Freelance Writer and Media Student. Check out my blog at https://stephanieriordan.wordpress.com
Published June 4th 2014
Marysville, a town struck by tragedy just over five years ago emerges from the ashes to become a town well worth visiting. It is an hour and a half drive from Melbourne so it is quite easy to make a day trip down there. But beware! Roads headed towards Marysville are quite windy so I would not recommend taking that annoying friend prone to carsickness.
Luckily, that did not apply for anyone on this trip and we were more concerned about turning a corner too fast around a bend and running the car down the treacherous hills. Whilst overcoming the fear of death, I could not help but notice the green blanket of trees and shrubbery that surrounded us.
The trees towered higher than I could see out of the windows and covered so much of the sky that I had to use the car's headlights. It is very hard to believe that this place was so engulfed by dry heat and bushfires because early June it feels like we were driving through lush rainforest.
I went at an interesting time of year because judging by the multiple ski hire shops in this small town, the place would usually be busy with snow-enthusiasts. The rain seems to keep the people inside, if in fact people actually inhabit this small town.
From the street I could not see a single person walking around and it was a rare occasion to see a car drive past. The dead street seemed to hold an eerie atmosphere especially with the fog-covered mountains surrounding it. But once I'd stepped inside the oversized country café it seemed that there were at least some inhabitants.
From what little I saw of the people, it seems that they are a friendly community. A birth announcement on the front of a gift shop suggested that the community is close. Maybe on sunny days when people actually leave their houses this might become more apparent.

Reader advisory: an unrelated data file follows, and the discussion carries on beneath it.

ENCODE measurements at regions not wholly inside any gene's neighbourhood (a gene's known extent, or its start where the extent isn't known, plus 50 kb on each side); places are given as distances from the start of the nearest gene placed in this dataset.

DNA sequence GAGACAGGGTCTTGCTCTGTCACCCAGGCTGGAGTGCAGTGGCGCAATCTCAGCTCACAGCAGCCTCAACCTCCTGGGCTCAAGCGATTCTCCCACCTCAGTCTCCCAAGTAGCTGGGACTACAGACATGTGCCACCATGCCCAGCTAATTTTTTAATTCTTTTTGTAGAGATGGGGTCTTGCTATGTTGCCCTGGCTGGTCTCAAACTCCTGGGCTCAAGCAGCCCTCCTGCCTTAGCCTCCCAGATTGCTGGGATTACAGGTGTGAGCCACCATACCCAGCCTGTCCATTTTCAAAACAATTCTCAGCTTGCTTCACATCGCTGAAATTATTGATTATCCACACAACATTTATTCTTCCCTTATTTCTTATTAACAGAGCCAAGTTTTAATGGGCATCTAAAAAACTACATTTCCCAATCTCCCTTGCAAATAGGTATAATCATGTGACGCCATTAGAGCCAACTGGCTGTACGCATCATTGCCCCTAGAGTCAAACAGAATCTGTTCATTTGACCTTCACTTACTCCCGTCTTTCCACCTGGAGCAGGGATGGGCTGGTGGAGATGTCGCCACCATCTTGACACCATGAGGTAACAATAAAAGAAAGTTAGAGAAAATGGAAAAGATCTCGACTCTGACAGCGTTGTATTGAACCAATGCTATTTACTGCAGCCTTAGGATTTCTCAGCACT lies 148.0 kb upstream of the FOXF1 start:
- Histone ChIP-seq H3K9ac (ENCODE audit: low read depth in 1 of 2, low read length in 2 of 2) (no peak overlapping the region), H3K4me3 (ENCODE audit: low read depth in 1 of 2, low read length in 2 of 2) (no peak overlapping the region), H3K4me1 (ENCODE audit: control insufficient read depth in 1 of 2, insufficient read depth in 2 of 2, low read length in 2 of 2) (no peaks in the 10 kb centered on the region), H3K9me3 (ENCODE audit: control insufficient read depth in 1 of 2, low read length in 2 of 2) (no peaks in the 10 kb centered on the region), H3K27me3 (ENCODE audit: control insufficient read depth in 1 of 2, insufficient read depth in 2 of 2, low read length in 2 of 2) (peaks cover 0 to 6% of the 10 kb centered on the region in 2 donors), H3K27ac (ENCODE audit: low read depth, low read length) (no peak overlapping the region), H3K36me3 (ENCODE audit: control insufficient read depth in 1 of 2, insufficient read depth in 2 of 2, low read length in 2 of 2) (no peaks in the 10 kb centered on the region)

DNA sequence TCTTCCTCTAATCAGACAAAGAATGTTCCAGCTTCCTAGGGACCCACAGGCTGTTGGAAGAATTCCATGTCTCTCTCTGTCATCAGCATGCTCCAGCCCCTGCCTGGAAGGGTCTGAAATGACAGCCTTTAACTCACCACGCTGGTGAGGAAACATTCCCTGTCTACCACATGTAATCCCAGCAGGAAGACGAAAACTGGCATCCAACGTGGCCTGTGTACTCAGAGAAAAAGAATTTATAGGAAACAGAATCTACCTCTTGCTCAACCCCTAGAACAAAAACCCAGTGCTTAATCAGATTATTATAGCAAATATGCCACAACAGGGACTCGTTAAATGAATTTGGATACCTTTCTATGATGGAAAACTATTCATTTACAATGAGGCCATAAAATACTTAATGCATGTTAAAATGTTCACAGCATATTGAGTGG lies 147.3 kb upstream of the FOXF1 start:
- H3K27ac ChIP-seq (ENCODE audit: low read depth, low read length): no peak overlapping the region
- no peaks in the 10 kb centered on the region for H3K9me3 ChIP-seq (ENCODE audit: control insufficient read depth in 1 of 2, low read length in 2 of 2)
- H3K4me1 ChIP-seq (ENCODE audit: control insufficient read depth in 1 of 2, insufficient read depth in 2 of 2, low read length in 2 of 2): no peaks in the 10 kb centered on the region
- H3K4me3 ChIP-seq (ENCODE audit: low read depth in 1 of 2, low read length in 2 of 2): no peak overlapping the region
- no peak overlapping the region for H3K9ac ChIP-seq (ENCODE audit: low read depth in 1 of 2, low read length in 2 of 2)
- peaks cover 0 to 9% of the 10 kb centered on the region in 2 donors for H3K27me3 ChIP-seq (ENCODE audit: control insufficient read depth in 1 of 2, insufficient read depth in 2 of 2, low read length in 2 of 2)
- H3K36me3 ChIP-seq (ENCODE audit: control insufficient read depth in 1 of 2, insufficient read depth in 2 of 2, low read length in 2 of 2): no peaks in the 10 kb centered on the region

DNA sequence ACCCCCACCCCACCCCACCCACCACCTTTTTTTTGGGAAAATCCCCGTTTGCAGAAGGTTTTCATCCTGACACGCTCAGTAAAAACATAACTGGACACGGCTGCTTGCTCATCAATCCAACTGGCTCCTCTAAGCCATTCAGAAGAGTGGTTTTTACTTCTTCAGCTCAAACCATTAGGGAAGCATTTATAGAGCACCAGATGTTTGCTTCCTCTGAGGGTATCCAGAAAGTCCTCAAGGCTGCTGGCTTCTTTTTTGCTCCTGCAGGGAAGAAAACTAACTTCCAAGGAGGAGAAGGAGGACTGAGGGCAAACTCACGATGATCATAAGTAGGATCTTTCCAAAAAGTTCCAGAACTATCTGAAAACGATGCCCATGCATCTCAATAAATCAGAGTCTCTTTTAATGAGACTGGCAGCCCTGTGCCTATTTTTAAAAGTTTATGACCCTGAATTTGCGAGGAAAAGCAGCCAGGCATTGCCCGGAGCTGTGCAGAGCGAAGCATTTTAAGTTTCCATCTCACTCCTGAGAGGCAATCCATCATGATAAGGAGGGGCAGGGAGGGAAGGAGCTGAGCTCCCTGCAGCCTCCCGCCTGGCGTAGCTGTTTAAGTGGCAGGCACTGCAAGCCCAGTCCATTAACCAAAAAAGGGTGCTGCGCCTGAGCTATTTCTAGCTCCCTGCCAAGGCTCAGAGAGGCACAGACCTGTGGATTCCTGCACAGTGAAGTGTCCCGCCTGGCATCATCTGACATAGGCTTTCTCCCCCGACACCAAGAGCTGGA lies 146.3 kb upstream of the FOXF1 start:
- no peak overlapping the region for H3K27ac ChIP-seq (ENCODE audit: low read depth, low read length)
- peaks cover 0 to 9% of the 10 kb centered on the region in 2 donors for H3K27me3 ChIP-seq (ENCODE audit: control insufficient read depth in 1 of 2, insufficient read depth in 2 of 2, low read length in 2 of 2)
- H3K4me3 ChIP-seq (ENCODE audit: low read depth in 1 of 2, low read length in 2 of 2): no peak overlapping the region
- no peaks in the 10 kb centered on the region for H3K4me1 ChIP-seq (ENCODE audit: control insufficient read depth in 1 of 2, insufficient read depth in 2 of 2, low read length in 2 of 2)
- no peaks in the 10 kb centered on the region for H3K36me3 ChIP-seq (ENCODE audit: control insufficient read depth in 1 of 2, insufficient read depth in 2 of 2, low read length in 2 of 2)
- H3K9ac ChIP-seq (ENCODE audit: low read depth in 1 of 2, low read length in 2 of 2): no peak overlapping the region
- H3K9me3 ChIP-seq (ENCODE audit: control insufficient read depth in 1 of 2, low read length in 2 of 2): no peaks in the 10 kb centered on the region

Now if you are into old-style lolly shops, which I of course am, then you must stop by Uncle Fred and Aunty Val's Lolly Shop. With all sorts of hard-boiled lollies and chocolates, it becomes difficult to stay calm and act at all like an adult. I felt like a little kid in a candy store. Despite the buildings in the town being relatively new, there is still a quaintness that seems exclusive to Australian country towns.
So after lunch we left the town centre to go and explore one of the natural attractions of Marysville, Steveanson's Falls. It is just a couple of kilometres down the road and then a 350 metre walk to the viewing platform. Finding a park was no problem with my car being the only one there. It was peaceful not having other people around.
There was a sense of isolation and somewhat containment, as it seemed the fog contained us from all around. It sat atop the trees in the distance so that it was difficult to tell how far they stretched for. The rain itself was a light spray that I could have mistaken for the waterfall and it was not until I had been walking for a few minutes that I realized how completely and utterly drenched I was by the mist. There was a sign indicating no swimming, but jumping into the river hardly seemed necessary as my jumper retained so much of the moisture around me.
Finally, a humble attraction that was the perfect ending to this adventure was a wander through Bruno's Art and Sculpture Gardens. With 107 sculptures hiding amongst the greenery, it is very easy to spend close to an hour in this recovered garden. Something that amazed me about this country town was their faith in people's honesty.
At the entrance to the garden is a small box with the prices ($7.50 for adults and $5 for children). With this total trust in its tourists I was more than happy to offer my money. Here, have my $7.50 sweet town people. As I walked past the petrol station I noticed that they did not have someone sitting there to make sure that you paid. You just filled up and paid through an eftpos machine.
It was difficult to believe that only five years ago the garden was nothing but a few charred statues and ash. The owner, whom I can only assume was Bruno, told us about how they had to replant the entire garden and put back together some of the statues that had become victims to the blaze.
Around every turn a little creature would emerge from the trees and the bushes. But what I found most intriguing were the pictures of the garden just after the fateful Black Saturday. It was very surreal to see these solemn statues stand tall amongst such desolation. I think that what has become of the garden today is very symbolic of the entire town, rebuilding itself from the ashes, and after five years, finally blooming once again.